The RAV4 is one of the world’s famous all-roaders. I drove the first version in a field in Yorkshire, where Toyota was involved in the Bramham horse trials. That ages-ago RAV was a 2-litre petrol, boasting acceleration to match hottish hatchbacks of the day and presented as a sort of GTI all-roader. In time it settled down, behaving itself, leaving the vanguard of SUVs to do the exciting stuff on asphalt.
RAVs make good, solid, family cars, with room for stuff and 4x4 grip in snow or paddock. You’ll still see that model from the 1990s, too, proving that a Toyota may well be “today, tomorrow, forever” or whatever the slogan is.
The fourth generation arrived in 2013 and it has now been “facelifted” to herald the arrival of the model tested here, the hybrid which combines petrol and electric power. It is roomy, goes well, hits road ridges rather sharply.
This is not a hybrid with a battery which you can charge from the mains. Its battery is charged by the car’s 150bhp 2.5 litre petrol “Atkinson cycle” engine (blog.toyota.co.uk/toyota-use-atkinson-cycle-engines) and scavenging energy when braking or decelerating. A six speed CVT automatic gearbox and 141bhp electric motor give drive to the front wheels (FWD). A 4x4 version (tested here) has a second 68bhp electric motor driving the back wheels.
The conventional engine options are a new 2-litre 141bhp diesel (from £23,695) with front-wheel-drive, 60mpg and 123g C02, and a 2-litre 149bhp petrol 4x4 (from £28,295) rated at 43.5mpg and 152g C02. They share the visual, comfort and technical updates. These prices are firmly in BMW, Mercedes and Audi territory.
The front-drive hybrid is £26,195 and the 4x4 Icon version is £29,795, or £30,795 in Excel trim – tested here. That’s just £1,500 more than the petrol Excel 4x4 automatic. The diesel engine Excel is £27,995 but remember this is only sold with front drive and manual gears.
These permutations give the RAV4 buyer a potential dilemma. The hybrid is quickest (to 62mph in 8.4 seconds), cleanest (118g and with no diesel-related toxins) and economical (54mpg with 4x4, nearly 58mpg with FWD). On paper, then, it gets near the diesel on economy, is cleaner because it is petrol and better than the purely petrol model.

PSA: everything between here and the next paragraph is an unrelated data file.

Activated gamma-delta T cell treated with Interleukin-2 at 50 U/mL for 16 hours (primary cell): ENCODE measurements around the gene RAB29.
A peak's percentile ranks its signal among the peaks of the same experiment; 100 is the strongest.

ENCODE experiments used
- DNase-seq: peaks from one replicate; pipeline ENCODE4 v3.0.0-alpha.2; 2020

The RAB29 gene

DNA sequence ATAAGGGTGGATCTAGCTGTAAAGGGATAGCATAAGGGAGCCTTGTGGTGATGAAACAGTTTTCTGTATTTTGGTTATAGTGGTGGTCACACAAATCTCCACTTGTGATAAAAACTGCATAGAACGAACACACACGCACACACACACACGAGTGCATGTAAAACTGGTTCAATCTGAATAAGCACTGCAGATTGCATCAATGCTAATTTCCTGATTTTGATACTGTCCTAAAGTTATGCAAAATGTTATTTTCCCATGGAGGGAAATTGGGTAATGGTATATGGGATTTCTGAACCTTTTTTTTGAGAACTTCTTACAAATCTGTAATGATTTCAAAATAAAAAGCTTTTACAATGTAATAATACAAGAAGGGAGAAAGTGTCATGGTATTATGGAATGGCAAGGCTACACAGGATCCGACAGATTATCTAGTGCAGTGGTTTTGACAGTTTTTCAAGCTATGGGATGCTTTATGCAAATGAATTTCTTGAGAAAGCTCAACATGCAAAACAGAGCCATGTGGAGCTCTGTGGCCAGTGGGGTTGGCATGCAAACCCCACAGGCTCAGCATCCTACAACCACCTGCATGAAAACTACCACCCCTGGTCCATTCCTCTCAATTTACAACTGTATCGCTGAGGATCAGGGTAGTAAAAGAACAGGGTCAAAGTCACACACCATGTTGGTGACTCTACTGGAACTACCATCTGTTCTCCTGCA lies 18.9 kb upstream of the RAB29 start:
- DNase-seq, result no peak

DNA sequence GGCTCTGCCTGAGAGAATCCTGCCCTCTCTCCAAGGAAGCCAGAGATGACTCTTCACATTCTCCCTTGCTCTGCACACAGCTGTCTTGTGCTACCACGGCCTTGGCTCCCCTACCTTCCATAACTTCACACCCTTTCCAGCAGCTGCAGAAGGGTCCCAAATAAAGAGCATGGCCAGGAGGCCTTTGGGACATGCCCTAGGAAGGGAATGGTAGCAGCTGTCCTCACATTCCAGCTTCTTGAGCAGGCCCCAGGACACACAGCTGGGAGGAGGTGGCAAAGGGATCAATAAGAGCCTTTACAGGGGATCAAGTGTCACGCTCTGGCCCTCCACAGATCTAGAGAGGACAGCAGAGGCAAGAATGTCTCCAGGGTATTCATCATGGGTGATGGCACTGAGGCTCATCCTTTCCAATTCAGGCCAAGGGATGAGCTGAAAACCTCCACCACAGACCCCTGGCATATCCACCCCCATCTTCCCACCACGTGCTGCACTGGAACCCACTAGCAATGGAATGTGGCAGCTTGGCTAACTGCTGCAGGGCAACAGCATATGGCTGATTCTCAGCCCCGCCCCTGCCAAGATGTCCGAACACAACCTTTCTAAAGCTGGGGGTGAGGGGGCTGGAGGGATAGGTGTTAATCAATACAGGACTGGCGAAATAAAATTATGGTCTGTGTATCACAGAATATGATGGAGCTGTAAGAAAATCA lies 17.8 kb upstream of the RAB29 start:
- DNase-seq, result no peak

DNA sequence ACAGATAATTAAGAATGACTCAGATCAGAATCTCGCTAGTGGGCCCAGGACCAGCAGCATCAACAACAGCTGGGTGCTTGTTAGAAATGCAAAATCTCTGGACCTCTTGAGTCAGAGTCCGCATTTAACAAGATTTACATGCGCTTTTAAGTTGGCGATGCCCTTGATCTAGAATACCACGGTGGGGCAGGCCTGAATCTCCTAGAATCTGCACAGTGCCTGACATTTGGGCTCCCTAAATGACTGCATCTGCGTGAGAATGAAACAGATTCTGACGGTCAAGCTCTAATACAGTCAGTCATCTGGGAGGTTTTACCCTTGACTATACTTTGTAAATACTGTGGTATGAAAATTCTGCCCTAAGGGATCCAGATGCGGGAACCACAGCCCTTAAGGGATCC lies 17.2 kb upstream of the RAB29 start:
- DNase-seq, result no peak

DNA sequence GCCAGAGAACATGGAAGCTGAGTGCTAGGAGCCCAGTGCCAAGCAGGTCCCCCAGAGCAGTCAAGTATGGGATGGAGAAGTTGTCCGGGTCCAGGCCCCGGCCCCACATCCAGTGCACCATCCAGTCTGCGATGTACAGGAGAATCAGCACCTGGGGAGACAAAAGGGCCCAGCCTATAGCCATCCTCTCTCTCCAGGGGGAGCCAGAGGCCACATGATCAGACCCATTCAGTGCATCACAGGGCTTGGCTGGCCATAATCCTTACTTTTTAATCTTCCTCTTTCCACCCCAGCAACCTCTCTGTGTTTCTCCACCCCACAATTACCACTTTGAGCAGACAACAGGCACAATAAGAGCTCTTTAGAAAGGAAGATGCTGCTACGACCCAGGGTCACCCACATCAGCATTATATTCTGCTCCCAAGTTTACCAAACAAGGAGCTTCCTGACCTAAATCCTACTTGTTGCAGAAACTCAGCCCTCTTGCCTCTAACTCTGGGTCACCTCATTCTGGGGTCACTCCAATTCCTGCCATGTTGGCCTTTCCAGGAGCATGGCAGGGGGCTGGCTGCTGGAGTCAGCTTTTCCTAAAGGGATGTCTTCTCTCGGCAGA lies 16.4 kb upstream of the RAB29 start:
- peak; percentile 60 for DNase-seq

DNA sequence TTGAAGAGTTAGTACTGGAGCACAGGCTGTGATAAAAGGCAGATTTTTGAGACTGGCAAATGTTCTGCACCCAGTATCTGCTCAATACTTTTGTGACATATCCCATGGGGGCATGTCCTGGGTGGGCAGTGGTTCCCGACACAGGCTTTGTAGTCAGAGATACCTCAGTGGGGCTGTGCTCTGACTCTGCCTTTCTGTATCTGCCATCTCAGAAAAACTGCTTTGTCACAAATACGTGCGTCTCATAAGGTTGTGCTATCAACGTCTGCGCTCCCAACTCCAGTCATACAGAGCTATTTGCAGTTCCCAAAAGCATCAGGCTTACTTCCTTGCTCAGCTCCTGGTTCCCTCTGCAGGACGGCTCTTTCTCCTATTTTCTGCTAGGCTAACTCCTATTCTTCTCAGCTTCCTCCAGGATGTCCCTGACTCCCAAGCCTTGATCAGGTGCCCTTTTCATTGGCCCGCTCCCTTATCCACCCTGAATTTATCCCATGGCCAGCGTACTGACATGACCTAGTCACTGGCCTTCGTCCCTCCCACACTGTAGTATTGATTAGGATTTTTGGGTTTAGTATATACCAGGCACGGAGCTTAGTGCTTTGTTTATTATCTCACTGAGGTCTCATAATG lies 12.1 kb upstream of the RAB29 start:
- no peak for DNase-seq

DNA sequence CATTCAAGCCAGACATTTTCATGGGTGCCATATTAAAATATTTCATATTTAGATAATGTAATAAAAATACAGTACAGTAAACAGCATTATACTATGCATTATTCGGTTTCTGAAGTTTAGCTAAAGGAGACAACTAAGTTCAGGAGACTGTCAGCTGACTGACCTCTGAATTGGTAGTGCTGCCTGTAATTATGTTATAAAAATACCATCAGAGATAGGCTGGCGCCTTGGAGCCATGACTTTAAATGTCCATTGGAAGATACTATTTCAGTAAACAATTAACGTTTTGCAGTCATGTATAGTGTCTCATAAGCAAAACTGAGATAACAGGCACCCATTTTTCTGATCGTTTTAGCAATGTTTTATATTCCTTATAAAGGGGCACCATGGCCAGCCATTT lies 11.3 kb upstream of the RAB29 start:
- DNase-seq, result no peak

On the road you have the advantage of being able to potter along causing no pollution in electric power – which is how the car starts up, silently. This EV mode (electric vehicle) peters out when you meet a rise or take the speed beyond urban limits. However, it can cut back in again when you are cruising on flat or downhill on a light throttle – once again being rid of the petrol engine pollution. On test, it recorded 36mpg to 40mpg – not shabby for a 4x4, whether diesel or hybrid.
Rather a different kettle of fish, as we car people say, is Toyota Group’s Lexus RX450h. This hybrid has a similar but uprated system. A 259bhp 3.5 litre V6 petrol engine and 165bhp electric motor drive the front wheels and a 68bhp motor drives the rear wheels.
It’s a bigger, heavier and posher car than the RAV but the extra power pushes it to 62mph in 7.7 seconds and still gives ratings of 51.4mpg and 127g C02. On test, driven normally and rarely briskly, it was rather thirsty for my pocket. It rewarded my driving with mpg in the mid 20s, 33mpg on my typical commuter mixed route, and 30mpg overall.
It is, though, a fabulous car, air sprung, riding nicely most of the time and quietly. Road noise through the 20 inch Dunlops was well masked. There are small cars with much more noise and tremor. The RX is very refined.
The styling is ultra Lexus, peaky, angular, massive deep face, racy rear wings matching its pace and handling.
The interior is spacious and richly furnished, leaving no doubt that you are in a very smart all-roader.
The designers have planned plenty of storage spaces, including a large central box, a lidded phone pad, swing-out door pockets, cupholders and a good sized gloves box - all with high quality finishes.
The instruments display the battery reserves, how the power is being distributed and when and how the battery is being recharged. This can be distracting, so you can see some information on the head up display.
The rear seats drop down on remote latches but not quite flat, leaving a ridge in the deck. The tailgate is powered to make loading simpler.
The aperture is large, but not much more than the RAV, just a few inches on the diagonal and in cabin width. At 59 inches between the door caps the RX is a match in dimensions for the new Volvo XC90 – though the Volvo looks as if it is bigger.
Even for such a large car the handling was excellent, always predictable, with the power delivery to the back wheels coming in seamlessly.
Prices for the latest RX open at £39,995 for the 238bhp 2-litre petrol S (36mpg, 181g). Hybrid models cost from £46,995 for the SE, rising through Luxury and F Sport versions to the Premier, as tested, from £57,995, plus £645 for metallic paint.
Verdict: With more than 8.5 million sales in 20 years Toyota leads the world in hybrid sales and technology. The RAV4 and the RX are exemplars of its achievement but they come at a price premium over conventional engineering.